7. Pajama Muppet Show Marathon

What they lack in Elsa and Anna fan-dom, my kiddos more than make-up for in their devotion to the Muppets. Muppets were the only thing they asked Santa for this year. (Unfortunately they had to go and fall in love with the most obscure and un-merchandise-friendly ones: Beaker and Camilla… these kids never make it easy for me, I tell ya.) But Santa delivered, and muppets are right up there with legos, dragons, and dinosaurs for most played-with toys in our house at the moment. So while I love spending the morning outside playing in the snow, I’m keeping this idea in my back pocket for the next time we all just feel like hunkering down with a cozy blanket and having some laughs. I have a feeling they’ll all be excited about this:

in which i finally attempt to talk about racism with my kids

A book that helped my family finally have this important conversation: Martin’s Big Words: The Life of Dr. Martin Luther King, Jr.

I have read the plethora of articles saying it’s important to talk explicitly about race with young kids, including the amazing Nurture Shock chapter “Why White Parents Don’t Talk About Race.” I know that humans are hard-wired to visually discriminate and that telling children vague platitudes like “everybody’s equal” don’t do much, if anything to chip into our proclivity for us-vs-them thinking. I feel sorrow and fury over the flurry of recent reminders  that yes, systemic racial oppression is still alive and real in 21st century America. So why, until this week, hadn’t I taken the discussion of race with my own family any further than pointing out that people have all different colors of skin but our samenesses on the inside are bigger than our differences on the outside?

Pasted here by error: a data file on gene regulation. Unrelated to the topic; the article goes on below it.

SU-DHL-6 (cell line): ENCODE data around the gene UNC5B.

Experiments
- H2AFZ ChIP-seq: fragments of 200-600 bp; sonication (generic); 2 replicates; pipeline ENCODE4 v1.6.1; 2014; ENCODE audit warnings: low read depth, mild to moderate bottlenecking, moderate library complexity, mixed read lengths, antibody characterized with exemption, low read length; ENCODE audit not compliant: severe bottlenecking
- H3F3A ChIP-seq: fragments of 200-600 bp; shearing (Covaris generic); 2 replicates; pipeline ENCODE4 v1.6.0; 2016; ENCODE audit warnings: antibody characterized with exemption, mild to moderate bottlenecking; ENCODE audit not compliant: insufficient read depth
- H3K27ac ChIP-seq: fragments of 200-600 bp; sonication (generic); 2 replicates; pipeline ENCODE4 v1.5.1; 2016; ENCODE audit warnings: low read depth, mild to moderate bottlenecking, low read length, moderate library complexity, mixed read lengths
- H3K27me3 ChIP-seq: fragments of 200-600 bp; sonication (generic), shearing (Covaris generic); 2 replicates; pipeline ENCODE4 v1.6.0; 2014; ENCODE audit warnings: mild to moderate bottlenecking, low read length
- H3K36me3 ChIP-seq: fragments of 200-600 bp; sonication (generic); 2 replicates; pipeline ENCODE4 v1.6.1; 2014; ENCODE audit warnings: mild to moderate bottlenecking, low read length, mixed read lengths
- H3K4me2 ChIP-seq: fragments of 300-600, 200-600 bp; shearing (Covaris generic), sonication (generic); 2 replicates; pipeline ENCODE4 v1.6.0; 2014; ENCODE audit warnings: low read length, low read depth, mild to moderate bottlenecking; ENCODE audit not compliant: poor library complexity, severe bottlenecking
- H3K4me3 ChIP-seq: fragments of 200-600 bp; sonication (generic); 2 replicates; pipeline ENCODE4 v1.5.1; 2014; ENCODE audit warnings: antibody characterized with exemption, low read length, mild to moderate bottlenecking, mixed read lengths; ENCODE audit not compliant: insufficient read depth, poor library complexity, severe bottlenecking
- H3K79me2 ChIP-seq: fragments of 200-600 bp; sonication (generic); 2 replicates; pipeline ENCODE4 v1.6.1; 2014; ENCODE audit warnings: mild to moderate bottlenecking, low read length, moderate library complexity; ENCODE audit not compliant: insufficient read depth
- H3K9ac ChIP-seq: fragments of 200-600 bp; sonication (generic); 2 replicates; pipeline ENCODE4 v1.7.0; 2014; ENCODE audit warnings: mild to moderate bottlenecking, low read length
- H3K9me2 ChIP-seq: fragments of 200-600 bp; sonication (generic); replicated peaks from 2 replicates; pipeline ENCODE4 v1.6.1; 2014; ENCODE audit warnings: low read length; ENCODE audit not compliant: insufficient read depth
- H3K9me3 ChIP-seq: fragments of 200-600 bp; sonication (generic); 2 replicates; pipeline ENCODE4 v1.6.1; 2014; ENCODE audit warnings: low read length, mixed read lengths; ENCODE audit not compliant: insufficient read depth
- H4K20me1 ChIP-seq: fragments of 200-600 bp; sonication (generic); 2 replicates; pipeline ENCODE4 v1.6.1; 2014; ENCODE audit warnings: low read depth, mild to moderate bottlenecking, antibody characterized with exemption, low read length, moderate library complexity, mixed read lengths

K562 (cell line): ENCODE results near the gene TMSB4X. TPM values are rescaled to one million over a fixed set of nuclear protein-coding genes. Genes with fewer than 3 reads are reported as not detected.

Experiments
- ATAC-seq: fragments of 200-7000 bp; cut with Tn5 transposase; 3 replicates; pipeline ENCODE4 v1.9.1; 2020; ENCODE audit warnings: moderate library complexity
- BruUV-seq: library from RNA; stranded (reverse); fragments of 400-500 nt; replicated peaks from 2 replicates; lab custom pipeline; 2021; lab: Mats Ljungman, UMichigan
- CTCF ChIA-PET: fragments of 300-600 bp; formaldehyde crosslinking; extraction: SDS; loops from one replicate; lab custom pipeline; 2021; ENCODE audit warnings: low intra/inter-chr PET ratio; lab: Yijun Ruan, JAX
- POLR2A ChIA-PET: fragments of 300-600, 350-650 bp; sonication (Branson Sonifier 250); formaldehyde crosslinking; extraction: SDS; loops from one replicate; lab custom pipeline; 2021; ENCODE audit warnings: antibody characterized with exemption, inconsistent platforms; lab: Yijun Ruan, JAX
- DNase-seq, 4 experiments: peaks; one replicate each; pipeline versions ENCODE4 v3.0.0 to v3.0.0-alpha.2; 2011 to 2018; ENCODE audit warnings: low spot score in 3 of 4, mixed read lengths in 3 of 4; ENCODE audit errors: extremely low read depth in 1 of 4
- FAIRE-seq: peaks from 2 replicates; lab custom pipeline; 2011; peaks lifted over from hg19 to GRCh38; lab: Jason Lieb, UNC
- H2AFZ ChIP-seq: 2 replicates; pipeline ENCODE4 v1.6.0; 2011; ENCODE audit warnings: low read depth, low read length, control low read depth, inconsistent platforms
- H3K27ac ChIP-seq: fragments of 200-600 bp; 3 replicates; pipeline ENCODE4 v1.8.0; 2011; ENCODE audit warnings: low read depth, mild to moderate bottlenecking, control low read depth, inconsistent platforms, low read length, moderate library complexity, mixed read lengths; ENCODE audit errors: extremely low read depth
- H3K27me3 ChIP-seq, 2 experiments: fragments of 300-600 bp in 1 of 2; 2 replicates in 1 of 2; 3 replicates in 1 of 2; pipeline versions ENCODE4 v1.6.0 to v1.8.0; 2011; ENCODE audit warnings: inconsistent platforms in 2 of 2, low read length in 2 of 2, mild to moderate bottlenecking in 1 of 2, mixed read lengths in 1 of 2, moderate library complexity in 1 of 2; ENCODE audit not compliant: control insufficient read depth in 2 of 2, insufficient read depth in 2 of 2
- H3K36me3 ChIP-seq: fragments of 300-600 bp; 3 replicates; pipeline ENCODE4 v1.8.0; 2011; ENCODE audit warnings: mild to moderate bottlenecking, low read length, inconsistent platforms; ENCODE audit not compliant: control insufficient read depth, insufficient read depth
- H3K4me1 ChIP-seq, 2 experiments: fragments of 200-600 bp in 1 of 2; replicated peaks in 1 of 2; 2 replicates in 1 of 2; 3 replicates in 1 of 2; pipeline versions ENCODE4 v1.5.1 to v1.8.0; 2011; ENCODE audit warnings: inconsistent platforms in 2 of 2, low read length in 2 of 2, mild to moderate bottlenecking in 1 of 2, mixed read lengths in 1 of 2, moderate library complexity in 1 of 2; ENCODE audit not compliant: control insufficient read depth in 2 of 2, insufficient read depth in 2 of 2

Part of my hesitation was that I wasn’t ready to expose my kids to the awfulness of what humans can do to one another. I felt like telling them about racism and slavery and genocide would exterminate their innocent belief in the inherent goodness of people. One of the joys of parenting is raising little people to love the world around them and look for the good in everyone – my 4 year-old is especially expert at looking for the silver lining, and will often point out the good in what seems to the rest of us to be a rotten situation. (Today she told us that even though Jabba the Hut is disgusting, at least he has a cute smile.) Telling them about the worst that humanity can do seemed like I would be popping that bubble of good will and trust in the world that we’ve spent six years crafting.

But then I realized that we have talked many times about racial oppression, and even slavery, as we celebrated Passover, and I had never really even flinched about having that conversation. Why didn’t I? Probably because the events in that story took place so long ago that it feels more like fairy tale than real life, and because in that story, “we” were the victims, not the perpetrators, of this awfulness. While my kids had reacted with the expected righteous indignation about the unfairness and terribleness of the Hebrew slaves plight, they didn’t seem to make the same leap that I do to grim thoughts about human nature.